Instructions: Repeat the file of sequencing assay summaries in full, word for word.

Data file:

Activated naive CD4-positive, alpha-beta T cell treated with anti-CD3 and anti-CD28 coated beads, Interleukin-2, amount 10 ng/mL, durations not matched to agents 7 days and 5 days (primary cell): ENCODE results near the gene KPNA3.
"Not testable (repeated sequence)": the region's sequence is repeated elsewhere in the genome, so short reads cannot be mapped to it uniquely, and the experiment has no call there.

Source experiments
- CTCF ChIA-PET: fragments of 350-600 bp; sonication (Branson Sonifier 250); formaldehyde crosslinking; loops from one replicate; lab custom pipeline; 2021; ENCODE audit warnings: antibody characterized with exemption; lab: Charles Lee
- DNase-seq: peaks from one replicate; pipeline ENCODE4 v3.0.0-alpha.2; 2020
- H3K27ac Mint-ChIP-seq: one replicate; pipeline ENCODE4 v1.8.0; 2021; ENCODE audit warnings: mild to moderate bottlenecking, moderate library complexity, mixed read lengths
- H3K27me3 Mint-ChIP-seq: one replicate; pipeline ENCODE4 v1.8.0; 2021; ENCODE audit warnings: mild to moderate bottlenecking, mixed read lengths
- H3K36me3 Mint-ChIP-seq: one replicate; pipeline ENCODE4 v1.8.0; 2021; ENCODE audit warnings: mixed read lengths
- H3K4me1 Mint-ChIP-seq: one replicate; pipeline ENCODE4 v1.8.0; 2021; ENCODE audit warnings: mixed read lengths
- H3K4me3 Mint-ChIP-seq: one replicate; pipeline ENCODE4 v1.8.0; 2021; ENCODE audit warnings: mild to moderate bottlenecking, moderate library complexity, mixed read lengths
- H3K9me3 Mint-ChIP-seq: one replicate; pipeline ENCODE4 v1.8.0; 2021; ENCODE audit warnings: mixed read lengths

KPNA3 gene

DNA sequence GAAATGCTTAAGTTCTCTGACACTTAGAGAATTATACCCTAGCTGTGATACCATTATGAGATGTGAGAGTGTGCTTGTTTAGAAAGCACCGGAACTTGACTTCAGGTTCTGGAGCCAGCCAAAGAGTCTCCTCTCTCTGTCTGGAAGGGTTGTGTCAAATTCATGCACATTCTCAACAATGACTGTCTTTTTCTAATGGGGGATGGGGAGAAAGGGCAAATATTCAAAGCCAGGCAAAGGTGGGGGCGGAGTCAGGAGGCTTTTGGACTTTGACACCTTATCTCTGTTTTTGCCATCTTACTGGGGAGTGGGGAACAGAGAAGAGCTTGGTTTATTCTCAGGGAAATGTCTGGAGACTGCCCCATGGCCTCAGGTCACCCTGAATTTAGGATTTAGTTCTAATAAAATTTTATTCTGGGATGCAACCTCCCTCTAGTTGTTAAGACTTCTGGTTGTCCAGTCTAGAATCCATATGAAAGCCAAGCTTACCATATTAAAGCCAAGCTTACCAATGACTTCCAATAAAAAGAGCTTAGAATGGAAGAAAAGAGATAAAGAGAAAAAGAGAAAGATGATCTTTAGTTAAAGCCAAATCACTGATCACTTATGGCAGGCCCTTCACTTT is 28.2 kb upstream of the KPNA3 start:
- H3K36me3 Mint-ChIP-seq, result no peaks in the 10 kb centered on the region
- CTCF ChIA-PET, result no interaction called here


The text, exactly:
Activated naive CD4-positive, alpha-beta T cell treated with anti-CD3 and anti-CD28 coated beads, Interleukin-2, amount 10 ng/mL, durations not matched to agents 7 days and 5 days (primary cell): ENCODE results near the gene KPNA3.
"Not testable (repeated sequence)": the region's sequence is repeated elsewhere in the genome, so short reads cannot be mapped to it uniquely, and the experiment has no call there.

Source experiments
- CTCF ChIA-PET: fragments of 350-600 bp; sonication (Branson Sonifier 250); formaldehyde crosslinking; loops from one replicate; lab custom pipeline; 2021; ENCODE audit warnings: antibody characterized with exemption; lab: Charles Lee
- DNase-seq: peaks from one replicate; pipeline ENCODE4 v3.0.0-alpha.2; 2020
- H3K27ac Mint-ChIP-seq: one replicate; pipeline ENCODE4 v1.8.0; 2021; ENCODE audit warnings: mild to moderate bottlenecking, moderate library complexity, mixed read lengths
- H3K27me3 Mint-ChIP-seq: one replicate; pipeline ENCODE4 v1.8.0; 2021; ENCODE audit warnings: mild to moderate bottlenecking, mixed read lengths
- H3K36me3 Mint-ChIP-seq: one replicate; pipeline ENCODE4 v1.8.0; 2021; ENCODE audit warnings: mixed read lengths
- H3K4me1 Mint-ChIP-seq: one replicate; pipeline ENCODE4 v1.8.0; 2021; ENCODE audit warnings: mixed read lengths
- H3K4me3 Mint-ChIP-seq: one replicate; pipeline ENCODE4 v1.8.0; 2021; ENCODE audit warnings: mild to moderate bottlenecking, moderate library complexity, mixed read lengths
- H3K9me3 Mint-ChIP-seq: one replicate; pipeline ENCODE4 v1.8.0; 2021; ENCODE audit warnings: mixed read lengths

KPNA3 gene

DNA sequence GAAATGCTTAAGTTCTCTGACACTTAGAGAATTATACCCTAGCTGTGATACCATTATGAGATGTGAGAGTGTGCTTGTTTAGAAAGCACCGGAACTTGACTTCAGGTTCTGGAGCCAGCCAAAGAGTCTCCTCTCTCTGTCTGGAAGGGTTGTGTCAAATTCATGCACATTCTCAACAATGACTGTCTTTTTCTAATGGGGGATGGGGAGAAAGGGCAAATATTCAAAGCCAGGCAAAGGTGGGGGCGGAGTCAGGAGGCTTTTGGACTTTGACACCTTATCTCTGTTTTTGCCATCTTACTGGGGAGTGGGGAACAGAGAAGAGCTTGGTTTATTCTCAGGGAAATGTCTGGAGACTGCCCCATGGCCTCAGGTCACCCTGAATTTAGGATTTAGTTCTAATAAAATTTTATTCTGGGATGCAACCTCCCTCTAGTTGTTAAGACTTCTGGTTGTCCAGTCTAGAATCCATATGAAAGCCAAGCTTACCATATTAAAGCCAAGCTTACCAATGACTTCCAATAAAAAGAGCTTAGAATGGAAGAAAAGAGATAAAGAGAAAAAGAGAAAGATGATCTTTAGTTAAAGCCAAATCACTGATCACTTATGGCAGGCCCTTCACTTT is 28.2 kb upstream of the KPNA3 start:
- H3K36me3 Mint-ChIP-seq, result no peaks in the 10 kb centered on the region
- CTCF ChIA-PET, result no interaction called here